Starbucks is facing a lawsuit from a California family who alleges that in 2016 the popular chain served them a drink tainted with blood. Amanda and Luis Vice claim they did not notice the red smears on the outside and inside of one of their Starbucks Frappuccino cups from a San Bernardino Starbucks location until they had arrived home. More concerning, their 2-year-old daughter Payton consumed some of the beverage, they said.
“My wife and my baby just drank someone’s blood,” Louis Vice told KTLA News. “It was bad.”
"Once we drank it, then we could see on the inside of the rim that there was blood," his wife Amanda added. She also told the local news outlet that her daughter had been licking the lid and eating the whipped cream from the Frappuccino lid and that the drinks emitted a strong metal odor.
According to a press release issued by their lawyer, the Vice family called the Starbucks, only to be informed that an employee had been bleeding and had been taken off the floor. The Vices claim that the Starbucks manager offered them free drinks for a week but that the family instead requested that the bleeding employee get a blood test to assess their vulnerability to any communicable diseases. The family alleges that the manager agreed, but that the employee did not take a blood test.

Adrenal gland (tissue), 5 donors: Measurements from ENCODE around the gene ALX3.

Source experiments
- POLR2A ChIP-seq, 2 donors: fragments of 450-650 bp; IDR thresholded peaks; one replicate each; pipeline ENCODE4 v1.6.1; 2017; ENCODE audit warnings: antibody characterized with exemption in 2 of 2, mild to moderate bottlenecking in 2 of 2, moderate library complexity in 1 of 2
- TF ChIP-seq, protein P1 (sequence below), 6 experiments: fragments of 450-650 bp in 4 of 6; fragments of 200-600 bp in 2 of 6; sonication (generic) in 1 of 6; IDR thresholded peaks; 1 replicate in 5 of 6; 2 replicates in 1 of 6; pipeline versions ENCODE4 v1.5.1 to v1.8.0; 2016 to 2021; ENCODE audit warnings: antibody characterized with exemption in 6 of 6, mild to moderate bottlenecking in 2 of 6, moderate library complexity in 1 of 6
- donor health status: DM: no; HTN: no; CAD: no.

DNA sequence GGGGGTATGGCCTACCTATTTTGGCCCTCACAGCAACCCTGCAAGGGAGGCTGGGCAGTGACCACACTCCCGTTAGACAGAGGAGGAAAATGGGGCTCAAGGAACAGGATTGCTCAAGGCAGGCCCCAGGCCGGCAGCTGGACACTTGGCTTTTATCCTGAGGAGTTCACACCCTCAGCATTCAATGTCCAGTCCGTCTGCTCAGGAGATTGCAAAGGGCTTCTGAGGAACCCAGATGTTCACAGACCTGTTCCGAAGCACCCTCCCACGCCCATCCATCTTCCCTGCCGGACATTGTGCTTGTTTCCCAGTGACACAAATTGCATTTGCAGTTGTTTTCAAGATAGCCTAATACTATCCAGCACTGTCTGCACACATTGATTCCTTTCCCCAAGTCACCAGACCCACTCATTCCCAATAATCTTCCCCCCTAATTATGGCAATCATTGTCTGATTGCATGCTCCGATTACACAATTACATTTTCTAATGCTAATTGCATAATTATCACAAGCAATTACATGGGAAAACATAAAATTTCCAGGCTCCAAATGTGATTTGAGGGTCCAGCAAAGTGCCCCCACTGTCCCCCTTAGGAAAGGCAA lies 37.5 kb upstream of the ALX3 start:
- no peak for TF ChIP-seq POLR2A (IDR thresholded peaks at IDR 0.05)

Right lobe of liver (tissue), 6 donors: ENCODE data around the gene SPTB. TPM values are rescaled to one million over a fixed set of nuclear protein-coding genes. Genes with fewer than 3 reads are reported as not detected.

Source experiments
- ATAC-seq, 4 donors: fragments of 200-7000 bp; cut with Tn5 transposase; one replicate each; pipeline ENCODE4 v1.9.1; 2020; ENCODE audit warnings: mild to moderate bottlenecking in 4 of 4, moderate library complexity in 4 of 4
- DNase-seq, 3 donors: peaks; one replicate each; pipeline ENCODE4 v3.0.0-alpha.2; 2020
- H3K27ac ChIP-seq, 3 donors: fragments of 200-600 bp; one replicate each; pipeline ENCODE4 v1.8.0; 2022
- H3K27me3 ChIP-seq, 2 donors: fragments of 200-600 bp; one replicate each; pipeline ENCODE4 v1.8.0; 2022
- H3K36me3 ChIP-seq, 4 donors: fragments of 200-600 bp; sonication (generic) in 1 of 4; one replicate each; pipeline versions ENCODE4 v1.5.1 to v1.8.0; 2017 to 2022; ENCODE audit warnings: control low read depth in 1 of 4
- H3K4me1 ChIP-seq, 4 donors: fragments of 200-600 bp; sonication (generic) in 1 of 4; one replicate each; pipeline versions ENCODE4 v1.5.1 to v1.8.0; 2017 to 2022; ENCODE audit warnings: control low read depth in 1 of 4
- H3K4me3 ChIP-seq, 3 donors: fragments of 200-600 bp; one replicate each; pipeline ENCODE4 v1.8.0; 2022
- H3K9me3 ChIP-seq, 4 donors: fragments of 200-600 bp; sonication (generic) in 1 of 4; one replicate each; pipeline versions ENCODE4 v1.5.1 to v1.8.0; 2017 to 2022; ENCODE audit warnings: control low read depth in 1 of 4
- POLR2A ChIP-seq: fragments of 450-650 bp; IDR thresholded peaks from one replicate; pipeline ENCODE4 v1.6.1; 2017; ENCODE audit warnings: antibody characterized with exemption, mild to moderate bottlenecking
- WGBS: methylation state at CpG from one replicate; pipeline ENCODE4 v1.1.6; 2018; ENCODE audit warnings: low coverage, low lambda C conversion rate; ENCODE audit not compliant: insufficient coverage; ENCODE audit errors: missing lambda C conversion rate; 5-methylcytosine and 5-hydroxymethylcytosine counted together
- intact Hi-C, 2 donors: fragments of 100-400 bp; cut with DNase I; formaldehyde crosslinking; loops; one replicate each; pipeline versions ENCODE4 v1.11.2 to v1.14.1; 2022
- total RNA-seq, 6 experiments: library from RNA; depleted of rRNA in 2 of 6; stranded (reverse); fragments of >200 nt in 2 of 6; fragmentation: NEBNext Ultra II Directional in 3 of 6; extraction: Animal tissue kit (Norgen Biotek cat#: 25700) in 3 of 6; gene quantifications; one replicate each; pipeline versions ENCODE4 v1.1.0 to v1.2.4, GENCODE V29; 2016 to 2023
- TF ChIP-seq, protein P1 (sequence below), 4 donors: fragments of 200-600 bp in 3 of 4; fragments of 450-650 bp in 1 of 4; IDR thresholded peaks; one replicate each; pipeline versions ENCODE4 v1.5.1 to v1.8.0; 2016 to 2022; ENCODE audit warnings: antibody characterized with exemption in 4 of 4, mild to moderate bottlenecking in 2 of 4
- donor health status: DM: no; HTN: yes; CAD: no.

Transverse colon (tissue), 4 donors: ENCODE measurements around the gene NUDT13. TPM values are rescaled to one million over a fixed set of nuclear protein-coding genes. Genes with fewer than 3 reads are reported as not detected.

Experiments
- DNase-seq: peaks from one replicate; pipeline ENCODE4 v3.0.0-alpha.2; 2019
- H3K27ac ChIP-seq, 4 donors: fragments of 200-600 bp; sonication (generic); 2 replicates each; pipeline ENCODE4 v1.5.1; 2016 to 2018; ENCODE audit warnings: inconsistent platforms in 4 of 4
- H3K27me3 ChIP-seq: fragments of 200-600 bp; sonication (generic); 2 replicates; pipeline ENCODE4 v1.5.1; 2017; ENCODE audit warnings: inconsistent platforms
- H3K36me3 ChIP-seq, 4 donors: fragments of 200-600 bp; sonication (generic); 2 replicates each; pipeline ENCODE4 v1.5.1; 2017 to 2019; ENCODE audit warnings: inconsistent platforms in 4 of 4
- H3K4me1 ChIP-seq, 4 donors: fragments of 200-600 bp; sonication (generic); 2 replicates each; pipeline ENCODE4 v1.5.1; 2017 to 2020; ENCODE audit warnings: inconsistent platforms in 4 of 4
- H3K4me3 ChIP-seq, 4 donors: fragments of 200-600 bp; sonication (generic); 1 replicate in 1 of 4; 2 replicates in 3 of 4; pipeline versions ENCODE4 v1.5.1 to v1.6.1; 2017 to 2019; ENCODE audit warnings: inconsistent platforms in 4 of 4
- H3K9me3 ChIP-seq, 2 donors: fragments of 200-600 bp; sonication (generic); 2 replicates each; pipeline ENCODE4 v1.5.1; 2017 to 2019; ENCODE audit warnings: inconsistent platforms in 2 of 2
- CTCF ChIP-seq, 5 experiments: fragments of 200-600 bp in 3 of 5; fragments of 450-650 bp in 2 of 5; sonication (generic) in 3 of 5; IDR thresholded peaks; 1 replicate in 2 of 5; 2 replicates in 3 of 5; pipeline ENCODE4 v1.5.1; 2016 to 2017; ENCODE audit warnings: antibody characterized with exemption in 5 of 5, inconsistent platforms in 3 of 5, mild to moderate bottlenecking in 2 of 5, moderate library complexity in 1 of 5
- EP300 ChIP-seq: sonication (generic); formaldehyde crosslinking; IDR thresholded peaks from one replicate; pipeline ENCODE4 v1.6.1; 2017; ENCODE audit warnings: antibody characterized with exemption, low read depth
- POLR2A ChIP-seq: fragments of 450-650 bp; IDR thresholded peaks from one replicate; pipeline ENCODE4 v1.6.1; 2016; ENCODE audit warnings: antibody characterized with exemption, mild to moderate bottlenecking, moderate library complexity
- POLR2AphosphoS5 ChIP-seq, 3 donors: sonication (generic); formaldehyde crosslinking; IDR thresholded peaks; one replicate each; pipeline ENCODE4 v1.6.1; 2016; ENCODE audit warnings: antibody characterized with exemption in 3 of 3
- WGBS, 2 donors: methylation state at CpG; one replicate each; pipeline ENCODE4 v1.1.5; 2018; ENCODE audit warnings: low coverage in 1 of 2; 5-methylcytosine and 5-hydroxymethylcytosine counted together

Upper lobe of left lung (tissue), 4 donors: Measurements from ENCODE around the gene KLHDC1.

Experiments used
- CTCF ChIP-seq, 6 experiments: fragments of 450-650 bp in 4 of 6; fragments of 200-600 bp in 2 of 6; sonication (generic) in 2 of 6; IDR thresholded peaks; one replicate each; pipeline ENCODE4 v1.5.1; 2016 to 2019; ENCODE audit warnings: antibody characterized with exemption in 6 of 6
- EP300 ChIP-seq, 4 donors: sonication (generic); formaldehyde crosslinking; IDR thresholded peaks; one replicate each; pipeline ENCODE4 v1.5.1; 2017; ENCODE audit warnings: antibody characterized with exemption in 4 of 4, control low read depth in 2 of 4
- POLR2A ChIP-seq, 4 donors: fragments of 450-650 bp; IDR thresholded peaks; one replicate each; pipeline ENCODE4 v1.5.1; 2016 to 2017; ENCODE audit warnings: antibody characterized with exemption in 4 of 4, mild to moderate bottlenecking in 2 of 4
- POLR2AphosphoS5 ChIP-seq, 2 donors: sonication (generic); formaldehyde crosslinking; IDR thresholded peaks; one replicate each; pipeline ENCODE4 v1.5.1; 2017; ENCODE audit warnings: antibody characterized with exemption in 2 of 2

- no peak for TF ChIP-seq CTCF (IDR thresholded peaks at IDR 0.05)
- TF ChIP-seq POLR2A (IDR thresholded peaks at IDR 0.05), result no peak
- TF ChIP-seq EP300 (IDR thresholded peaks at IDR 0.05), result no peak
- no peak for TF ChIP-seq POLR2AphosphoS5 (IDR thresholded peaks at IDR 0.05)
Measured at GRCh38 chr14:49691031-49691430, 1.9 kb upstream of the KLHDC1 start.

The press release states that Amanda and her daughter took blood tests and that they came back negative for any diseases and were retested six months later to be certain. Starbucks later offered each family member who consumed the contaminated beverage $1,000 as compensation, but according to the family's attorney, the Vices turned the offer down.
“They endured additional distress because Starbucks seemed to not care about their wellbeing and refused to direct the employee to undergo a blood test to ensure the family's safety," the family's lawyer Stan Pekler said in the press release.
A Starbucks spokesperson told The Daily Meal, "We are aware of this claim, that allegedly took place in 2016, and are prepared to present our case in court."